Iron Man 2

A second opinion from The Movie Snob

Iron Man 2 (C). I think Movie Man Mike gave this sequel high marks, but I just can’t go there. In fairness, I had a slight headache when I entered the theater, so maybe I wasn’t in the best shape to see a loud action movie. But my head was POUNDING by the time I left. Anyway, if you saw the first Iron Man, this is basically more of the same. Robert Downey, Jr. (Tropic Thunder) reprises his role as Tony Stark, a zillionaire businessman with a suit that gives him superpowers. Mickey Rourke (The Wrestler) steals most of his scenes as metal-mouthed villain Ivan Vanko. Scarlett Johansson (He’s Just Not That Into You) has surprisingly little screen time as girl-from-legal/secret-martial-arts-expert Natalie Rushman. Anyhoo, it’s loud, lots of stuff blows up, and the cuts are edited so fast you really never know what’s going on. Stay through the end credits for a scene that I guess hints at the contents of Iron Man 3.

Eclipse

The Movie Snob reports on a recent release

Eclipse (D-). Seriously, do even teenaged girls really like these terrible Twilight movies? They are s-o-o-o slow! Nothing ever happens, and when it does, it’s very seldom. In this latest installment, human Bella (Kristen Stewart, Zathura), vampire Edward (Robert Pattinson, New Moon), and werewolf Jacob (Taylor Lautin, New Moon) hang around and yak incessantly about who’s in love with whom, who’s not in love with whom, and if and when Bella is going to get changed into a vampire herself. Blah blah blah it goes. Meanwhile, really evil and good-looking vampire Victoria (Bryce Dallas Howard, Terminator: Salvation) is inexplicably kept off the screen virtually the whole movie. So is the other attractive gal vampire Alice (Ashley Green, New Moon). What is up with that? This was a really painful experience. Avoid it!!!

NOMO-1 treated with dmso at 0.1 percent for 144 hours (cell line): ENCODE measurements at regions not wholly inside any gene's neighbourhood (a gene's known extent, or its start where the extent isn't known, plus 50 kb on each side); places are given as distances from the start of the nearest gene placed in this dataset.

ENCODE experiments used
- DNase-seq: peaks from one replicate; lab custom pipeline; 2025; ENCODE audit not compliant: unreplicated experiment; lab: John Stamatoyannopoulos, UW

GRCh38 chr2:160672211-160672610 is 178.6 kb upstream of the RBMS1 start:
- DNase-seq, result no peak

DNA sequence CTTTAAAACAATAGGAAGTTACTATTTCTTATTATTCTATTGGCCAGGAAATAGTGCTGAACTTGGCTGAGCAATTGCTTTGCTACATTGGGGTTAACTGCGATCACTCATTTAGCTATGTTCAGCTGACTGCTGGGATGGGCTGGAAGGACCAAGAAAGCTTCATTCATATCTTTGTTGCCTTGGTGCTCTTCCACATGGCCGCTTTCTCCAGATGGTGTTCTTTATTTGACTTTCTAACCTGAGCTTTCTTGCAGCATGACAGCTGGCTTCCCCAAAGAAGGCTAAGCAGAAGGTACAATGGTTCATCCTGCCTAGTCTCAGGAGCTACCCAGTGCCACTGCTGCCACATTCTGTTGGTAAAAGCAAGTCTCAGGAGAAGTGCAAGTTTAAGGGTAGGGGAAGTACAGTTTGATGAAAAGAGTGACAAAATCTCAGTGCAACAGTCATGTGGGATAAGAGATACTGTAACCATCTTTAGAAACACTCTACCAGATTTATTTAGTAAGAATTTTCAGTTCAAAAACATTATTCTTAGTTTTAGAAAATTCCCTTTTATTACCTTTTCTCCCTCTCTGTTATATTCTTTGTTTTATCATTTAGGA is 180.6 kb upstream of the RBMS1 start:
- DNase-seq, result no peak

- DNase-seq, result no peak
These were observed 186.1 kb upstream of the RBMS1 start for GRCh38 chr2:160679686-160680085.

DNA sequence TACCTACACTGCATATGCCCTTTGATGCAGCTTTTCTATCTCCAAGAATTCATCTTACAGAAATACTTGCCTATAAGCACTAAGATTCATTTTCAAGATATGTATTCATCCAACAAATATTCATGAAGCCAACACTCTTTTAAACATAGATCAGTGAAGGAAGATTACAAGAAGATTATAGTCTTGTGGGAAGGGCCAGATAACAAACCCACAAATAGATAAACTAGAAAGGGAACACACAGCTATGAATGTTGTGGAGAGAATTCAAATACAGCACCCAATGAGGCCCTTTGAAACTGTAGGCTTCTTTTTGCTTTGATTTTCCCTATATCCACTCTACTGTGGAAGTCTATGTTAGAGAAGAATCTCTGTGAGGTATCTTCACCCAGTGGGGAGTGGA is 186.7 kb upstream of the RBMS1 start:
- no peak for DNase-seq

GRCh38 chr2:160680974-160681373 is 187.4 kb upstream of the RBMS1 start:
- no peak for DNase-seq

49 Up

DVD review from The Movie Snob

49 Up (B-). Well, the Borg Queen and I are finally up-to-date on this series of British documentaries. To recap, in 1964 some British filmmakers rounded up a gaggle of 7-year-olds from various social classes. They interviewed them all about their attitudes, their likes and dislikes, and their expectations for the future. The result was the first entry in the series, 7 Up. Every seven years since then, director Michael Apted (Amazing Grace) has gone back, found those same kids, and interviewed them again for a new film. (I think they were mainly made for TV, but imdb.com shows that 49 Up got a short theatrical release in the U.S.) As of 2005, when this one was made, the people are all about 49, and time has been hard on some of them but pretty good to others. It’s an interesting experiment, but I have to say the series gets less interesting as it goes on. People just don’t change as much after they’re 21, or at least 28, and after 28 Up each episode has seemed kind of the same: people have mostly married, maybe had kids, maybe divorced, and probably lost a parent or two. The kids from the lower classes have generally had a tougher time than those from the upper classes. The most interesting part after the early episodes is that one of the participants, who was a really cute and happy-seeming child, developed mental illness, and you always wonder what each new episode will bring for him. For that reason alone, I hope they do make a 56 Up here in the next couple of years.